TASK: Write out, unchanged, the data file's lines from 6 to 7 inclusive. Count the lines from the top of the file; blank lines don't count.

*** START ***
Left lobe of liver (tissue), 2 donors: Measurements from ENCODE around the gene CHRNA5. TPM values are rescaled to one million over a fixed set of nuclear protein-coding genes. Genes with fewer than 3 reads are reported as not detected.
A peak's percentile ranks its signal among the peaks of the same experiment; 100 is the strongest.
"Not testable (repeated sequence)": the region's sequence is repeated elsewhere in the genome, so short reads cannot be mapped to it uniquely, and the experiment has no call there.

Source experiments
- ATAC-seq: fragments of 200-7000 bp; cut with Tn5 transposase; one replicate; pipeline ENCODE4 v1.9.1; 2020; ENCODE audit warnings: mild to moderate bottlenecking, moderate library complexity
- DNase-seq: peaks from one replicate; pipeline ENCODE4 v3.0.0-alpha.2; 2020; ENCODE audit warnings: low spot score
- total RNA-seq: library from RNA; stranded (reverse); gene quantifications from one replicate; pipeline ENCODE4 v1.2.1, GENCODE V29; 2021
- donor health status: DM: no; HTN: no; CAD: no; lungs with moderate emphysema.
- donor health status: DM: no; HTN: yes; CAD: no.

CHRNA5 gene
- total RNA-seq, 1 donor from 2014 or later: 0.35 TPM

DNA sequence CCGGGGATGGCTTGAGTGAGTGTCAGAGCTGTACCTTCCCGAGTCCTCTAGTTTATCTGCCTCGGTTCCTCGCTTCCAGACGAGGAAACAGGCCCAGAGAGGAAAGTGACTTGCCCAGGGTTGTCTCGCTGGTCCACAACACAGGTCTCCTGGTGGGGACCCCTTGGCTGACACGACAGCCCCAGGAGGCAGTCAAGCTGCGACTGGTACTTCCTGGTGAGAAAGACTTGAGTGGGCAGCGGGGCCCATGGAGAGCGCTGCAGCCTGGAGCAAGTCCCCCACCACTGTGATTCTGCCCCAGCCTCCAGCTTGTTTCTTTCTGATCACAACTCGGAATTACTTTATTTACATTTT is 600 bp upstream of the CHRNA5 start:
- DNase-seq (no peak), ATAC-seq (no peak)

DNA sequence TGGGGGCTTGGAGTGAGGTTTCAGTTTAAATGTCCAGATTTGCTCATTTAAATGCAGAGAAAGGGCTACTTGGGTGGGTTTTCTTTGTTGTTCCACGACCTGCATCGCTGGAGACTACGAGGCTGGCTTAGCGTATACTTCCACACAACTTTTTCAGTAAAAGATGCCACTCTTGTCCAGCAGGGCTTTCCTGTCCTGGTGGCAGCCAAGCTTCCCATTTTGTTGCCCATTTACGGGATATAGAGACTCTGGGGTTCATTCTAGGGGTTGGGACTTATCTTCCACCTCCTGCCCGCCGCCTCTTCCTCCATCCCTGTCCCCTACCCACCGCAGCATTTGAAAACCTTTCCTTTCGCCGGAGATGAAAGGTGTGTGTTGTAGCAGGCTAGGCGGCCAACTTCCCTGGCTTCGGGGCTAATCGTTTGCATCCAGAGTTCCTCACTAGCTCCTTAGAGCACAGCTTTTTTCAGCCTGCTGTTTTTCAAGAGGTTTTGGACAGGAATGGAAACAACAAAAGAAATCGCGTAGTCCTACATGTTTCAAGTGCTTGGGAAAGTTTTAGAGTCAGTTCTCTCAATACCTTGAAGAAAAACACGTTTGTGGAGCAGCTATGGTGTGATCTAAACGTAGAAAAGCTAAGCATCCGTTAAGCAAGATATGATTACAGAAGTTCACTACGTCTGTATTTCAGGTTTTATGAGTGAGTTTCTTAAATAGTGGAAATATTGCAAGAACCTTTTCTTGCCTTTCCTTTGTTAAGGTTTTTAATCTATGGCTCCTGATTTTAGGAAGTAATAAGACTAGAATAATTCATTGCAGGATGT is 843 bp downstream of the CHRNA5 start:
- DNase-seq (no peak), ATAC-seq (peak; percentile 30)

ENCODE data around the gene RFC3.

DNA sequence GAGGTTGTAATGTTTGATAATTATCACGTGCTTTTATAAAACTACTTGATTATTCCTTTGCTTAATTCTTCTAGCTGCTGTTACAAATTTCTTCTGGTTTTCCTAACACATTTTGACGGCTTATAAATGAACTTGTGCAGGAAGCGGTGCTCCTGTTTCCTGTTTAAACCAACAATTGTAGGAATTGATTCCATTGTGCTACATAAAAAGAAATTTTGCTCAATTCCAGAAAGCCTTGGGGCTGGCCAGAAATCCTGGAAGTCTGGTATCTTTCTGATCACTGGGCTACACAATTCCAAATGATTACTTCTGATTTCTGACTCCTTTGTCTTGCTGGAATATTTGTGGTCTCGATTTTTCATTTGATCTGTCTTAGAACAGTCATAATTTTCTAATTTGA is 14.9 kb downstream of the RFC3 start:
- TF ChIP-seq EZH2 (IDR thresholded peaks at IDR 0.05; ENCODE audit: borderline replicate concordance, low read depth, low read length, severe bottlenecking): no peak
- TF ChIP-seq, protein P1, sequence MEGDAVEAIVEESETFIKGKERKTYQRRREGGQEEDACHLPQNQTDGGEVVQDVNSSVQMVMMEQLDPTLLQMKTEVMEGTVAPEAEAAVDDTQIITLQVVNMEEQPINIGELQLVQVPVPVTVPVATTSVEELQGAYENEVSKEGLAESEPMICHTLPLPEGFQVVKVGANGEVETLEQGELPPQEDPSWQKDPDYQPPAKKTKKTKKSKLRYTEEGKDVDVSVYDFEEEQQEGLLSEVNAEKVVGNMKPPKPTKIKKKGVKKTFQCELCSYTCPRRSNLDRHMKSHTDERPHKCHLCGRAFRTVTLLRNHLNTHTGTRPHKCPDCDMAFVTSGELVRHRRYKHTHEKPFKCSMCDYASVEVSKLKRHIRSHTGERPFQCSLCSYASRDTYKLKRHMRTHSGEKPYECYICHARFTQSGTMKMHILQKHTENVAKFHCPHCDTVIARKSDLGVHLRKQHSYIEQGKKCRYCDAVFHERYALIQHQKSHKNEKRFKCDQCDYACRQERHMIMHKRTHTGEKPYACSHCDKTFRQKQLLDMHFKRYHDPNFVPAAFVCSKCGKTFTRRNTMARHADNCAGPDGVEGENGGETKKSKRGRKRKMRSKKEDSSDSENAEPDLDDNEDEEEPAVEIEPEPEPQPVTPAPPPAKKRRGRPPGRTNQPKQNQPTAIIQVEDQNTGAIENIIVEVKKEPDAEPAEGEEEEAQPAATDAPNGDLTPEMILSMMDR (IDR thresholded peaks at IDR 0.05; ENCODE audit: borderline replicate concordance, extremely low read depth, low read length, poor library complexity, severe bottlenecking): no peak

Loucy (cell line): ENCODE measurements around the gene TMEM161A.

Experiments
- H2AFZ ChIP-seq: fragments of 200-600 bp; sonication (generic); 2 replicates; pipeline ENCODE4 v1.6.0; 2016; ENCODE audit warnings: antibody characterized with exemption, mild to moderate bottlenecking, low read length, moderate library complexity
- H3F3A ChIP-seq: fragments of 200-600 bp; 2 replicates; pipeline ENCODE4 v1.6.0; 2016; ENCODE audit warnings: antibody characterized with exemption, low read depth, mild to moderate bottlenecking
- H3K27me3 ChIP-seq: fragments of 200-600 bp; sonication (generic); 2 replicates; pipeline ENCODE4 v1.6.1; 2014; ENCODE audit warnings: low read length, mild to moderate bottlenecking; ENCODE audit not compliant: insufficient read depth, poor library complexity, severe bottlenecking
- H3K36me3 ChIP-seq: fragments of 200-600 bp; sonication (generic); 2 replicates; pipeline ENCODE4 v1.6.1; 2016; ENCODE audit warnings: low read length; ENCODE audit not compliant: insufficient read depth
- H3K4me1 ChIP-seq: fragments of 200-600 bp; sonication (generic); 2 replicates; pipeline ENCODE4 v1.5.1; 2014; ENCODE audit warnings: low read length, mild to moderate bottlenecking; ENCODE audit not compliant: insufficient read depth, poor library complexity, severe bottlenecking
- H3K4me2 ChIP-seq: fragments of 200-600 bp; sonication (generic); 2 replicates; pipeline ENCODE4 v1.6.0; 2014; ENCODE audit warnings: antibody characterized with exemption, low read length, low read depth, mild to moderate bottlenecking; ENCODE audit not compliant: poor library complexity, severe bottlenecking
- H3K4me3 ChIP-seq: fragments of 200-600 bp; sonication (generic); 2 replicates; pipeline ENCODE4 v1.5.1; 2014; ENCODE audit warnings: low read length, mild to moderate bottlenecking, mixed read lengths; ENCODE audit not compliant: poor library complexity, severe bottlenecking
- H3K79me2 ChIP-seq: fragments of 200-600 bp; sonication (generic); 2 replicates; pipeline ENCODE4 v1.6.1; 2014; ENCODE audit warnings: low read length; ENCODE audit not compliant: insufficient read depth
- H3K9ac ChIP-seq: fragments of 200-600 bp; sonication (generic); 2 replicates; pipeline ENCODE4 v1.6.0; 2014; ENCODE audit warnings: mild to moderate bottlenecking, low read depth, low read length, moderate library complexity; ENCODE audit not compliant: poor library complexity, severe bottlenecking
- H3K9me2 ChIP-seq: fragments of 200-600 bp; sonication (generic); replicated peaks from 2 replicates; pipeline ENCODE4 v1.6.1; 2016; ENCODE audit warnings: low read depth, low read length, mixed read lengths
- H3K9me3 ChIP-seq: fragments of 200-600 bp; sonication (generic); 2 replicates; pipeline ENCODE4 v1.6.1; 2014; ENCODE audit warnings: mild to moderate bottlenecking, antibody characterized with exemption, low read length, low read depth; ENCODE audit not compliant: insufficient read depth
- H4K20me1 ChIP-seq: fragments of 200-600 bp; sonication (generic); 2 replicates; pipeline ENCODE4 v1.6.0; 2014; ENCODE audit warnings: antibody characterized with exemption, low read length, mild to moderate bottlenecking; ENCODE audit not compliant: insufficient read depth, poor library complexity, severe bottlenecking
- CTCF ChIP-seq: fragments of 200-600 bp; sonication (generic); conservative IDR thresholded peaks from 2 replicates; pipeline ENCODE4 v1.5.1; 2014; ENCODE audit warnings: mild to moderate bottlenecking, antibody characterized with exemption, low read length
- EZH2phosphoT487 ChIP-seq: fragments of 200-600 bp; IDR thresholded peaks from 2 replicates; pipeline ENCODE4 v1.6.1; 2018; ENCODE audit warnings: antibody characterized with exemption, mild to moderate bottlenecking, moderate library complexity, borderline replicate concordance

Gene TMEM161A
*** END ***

- DNase-seq: peaks from one replicate; pipeline ENCODE4 v3.0.0-alpha.2; 2020; ENCODE audit warnings: low spot score
- total RNA-seq: library from RNA; stranded (reverse); gene quantifications from one replicate; pipeline ENCODE4 v1.2.1, GENCODE V29; 2021